The file-list consists of one file or directory name per line. In addition. all files found in all subdirectories of any directory in the Include File list will be backed up. UTF-8 is typically the default on Linux machines. To ensure that Bacula configuration files can be correctly read including foreign characters the bf LANG environment variable must end in . but not on all Unix machines. c:/xxx or C:/xxx). You should always specify a full path for every directory and file that you list in the FileSet. will not force a Full during subsequent backups. in which case. please see the Windows chapter of this manual. means the next character appears as itself).UTF-8. The drive letter itself can be upper or lower case (e.. see below for the definition of <file-list>. We strongly recommend against setting this directive to yes. Bacula will not by default cross filesystems (or mount points in Unix parlance). since doing so may cause you to have an incomplete set of backups. Enable VSS = <yes|no> If this directive is set to yes the File daemon will be notified that the user wants to use a Volume Shadow Copy Service (VSS) backup for this job. Normally. and will be automatically converted to UTF-8 format. any changes you make to the FileSet Include or Exclude lists.e. The exact syntax may vary a bit from OS to OS.. if you change the Include or Exclude. and for applications that are not VSS away.. so you must take some care to ensure that your locale is set properly before starting Bacula. nor on Windows. The default is no. The Include resource may also contain one or more Options resources that specify options such as compression to be applied to all or any subset of the files found when processing the file-list for backup. Name = <name> The name of the FileSet resource. Bacula assumes that all filenames are in UTF-8 format on Linux and Unix machines. If this directive is set to yes. This means .g.. CONFIGURING THE DIRECTOR read on Win32 machines) to be in UTF-8 format. you should always prefix the directory or filename with the drive specification (e. Include { Options {<file-options>} . Bacula will force a Full backup to ensure that everything is properly backed up. On Win32 they are in Unicode (UTF-16). There can be any number of Include resources within the FileSet. It permits a consistent copy of open files to be made for cooperating writer applications. The default is yes. Please see below for more details concerning Options resources. Note.62 CHAPTER 5. Ignore FileSet Changes = <yes|no> Normally. please take note to specify directories (even c:/. c:/xxx) using Unix directory name separators (forward slash). each having its own list of directories or files to be backed up and the backup options defined by one or more Options resources. One FileSet resource must be defined for each Backup job. on Windows machines. and Bacula adheres to that convention (i.UTF-8. you can edit the conf files with notebook and choose output encoding UTF-8. If you use Windows conventions. Directory names should be specified without a trailing slash with Unix path notation.) in Unix path notation. An full example is en US. <file-list> } Options { <file-options> } Exclude { <file-list> } The Include resource must contain a list of directories and/or files to be processed in the backup job.. you will most likely not be able to restore your files due to the fact that the Windows path separator was defined as an escape character long before Windows existed.g. This directive is effective only for VSS enabled Win32 File daemons. For more information. This directive is required. On most modern Win32 machines. Bacula’s default for processing directories is to recursively descend in the directory saving all files and subdirectories. and exactly how you define it will also vary. if you modify the FileSet Include or Exclude lists. FileSet Start of the FileSet resource. Windows users. Bacula can at least copy open files. the next backup will be forced to a Full so that Bacula can guarantee that any additions or deletions are properly saved.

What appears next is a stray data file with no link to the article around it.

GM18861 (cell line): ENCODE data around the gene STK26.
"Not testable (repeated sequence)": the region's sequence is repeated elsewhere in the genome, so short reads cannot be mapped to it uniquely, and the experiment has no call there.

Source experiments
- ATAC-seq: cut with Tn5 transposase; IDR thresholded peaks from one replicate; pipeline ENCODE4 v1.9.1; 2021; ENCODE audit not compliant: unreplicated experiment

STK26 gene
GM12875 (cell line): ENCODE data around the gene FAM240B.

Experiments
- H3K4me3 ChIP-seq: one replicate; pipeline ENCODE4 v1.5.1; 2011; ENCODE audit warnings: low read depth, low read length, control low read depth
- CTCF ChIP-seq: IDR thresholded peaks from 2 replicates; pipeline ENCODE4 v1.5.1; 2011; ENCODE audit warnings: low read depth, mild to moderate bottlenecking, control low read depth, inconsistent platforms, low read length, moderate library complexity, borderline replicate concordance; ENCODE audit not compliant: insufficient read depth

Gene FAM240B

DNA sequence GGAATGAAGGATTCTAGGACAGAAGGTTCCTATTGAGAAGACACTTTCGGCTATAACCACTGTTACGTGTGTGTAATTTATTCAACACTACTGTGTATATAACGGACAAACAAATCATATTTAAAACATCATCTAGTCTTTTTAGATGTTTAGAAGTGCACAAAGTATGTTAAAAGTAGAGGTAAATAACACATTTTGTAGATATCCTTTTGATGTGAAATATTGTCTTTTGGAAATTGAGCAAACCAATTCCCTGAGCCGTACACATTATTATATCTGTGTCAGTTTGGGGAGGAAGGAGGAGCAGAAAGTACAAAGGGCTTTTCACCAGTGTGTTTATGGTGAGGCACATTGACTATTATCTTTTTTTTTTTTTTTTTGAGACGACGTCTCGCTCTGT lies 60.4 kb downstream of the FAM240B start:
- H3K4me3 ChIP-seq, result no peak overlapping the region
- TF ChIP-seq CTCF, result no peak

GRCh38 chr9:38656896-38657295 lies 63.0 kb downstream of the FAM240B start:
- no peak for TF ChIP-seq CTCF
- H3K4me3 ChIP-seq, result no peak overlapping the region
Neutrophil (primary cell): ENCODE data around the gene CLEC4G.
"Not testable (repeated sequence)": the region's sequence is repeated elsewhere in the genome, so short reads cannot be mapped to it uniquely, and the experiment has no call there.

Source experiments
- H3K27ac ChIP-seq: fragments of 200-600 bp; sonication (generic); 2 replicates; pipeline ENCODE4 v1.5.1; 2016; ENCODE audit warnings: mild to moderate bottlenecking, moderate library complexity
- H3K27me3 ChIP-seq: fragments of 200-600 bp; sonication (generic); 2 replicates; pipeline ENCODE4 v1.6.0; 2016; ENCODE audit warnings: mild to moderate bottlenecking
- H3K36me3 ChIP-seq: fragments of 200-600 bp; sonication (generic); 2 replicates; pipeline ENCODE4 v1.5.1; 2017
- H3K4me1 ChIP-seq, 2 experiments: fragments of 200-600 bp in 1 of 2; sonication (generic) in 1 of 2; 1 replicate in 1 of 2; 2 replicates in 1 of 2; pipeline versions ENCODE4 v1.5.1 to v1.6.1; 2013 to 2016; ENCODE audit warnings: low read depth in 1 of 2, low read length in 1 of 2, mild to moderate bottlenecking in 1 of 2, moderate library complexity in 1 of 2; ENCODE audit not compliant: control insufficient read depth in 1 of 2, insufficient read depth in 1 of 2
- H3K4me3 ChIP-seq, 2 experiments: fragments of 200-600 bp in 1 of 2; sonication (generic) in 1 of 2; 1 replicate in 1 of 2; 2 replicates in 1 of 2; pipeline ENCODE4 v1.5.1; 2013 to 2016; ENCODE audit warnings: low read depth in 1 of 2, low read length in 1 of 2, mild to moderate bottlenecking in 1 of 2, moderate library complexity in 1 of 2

The same is true for the Exclude. This means that if you want to exclude something. See below for the definition of file-list.7. This is quite logical if you consider the case of no Options clause is specified. /). See below for an example. When using wild-cards or regular expressions. you will not be able to restore hard linked files that were backed up twice. one additional point is that in the case that no match was found. Take special care not to include a directory twice or Bacula will backup the same files two times wasting a lot of space on your archive device. Similarly on Windows systems. If you have used Bacula prior to version 1. Previously they were simply listed on separate lines. In addition. As a consequence.. 4. THE FILESET RESOURCE 63 that if you specify the root partition (e. on Bacula versions prior to 1. c:/ and d:/ . where you want everything to be backed up. you will note three things in the new FileSet syntax: 1. A key point is that in the absence of an Option or no other Option is matched. every file is accepted for backing up. Bacula checks all the Options resources to a file under consideration for backup. you must explicitly specify each of the drives you want saved (e. The options that previously appeared on the Include line now must be specified within their own Options resource.3. the Options will applied to the filenames to determine if and how the file should be backed up. If for some reason. Bacula as a default will then backup the file. but when specified. Bacula will save only the root partition and not any of the other mounted filesystems. you must explicitly specify an Option with an exclude = yes and some pattern matching. Once one matches. Bacula will use the options found in the last Options resource. 2. The Exclude resource does not accept Options. it will contain a list of keyword=value options to be applied to the file-list. The df command on Unix systems will show you which mount points you must specify to save everything.. but there are no matches (generally because of wild cards that don’t match).32f-5-09Mar04 due to a bug. . This means that any wild cards must appear before an Options resource without wild cards. Including a directory twice is very easy to do. In this case. that file will be saved without looking at any other Options resources that may be present. As the files are found in the specified directories.).5. 5. you should put them in an Options resource after any other Options.g. For example: Include { File = / File = /usr Options { compression=GZIP } } on a Unix system where /usr is a subdirectory (rather than a mounted filesystem) will cause /usr to be backed up twice. Once Bacula determines that the Options resource matches the file under consideration. Multiple Options resources may be specified one after another. directory names are always terminated with a slash (/) and filenames have no trailing slash. There is no equal sign (=) after the Include and before the opening brace ({). you will most likely want to enclose each specification within double quotes particularly if the directory (or file) name contains spaces. Each directory (or filename) to be included or excluded is preceded by a File =. However. the compression and other flags within the Options specification will apply to the pattern matched. at least for Windows systems. The wildcard and regular expression pattern matching parts of the Options resources are checked in the order they are specified in the FileSet until the first one that matches. 3.36. and it is important to keep in mind when excluding as mentioned above.g. if you want a particular set of ”default” options. The Options resource is optional.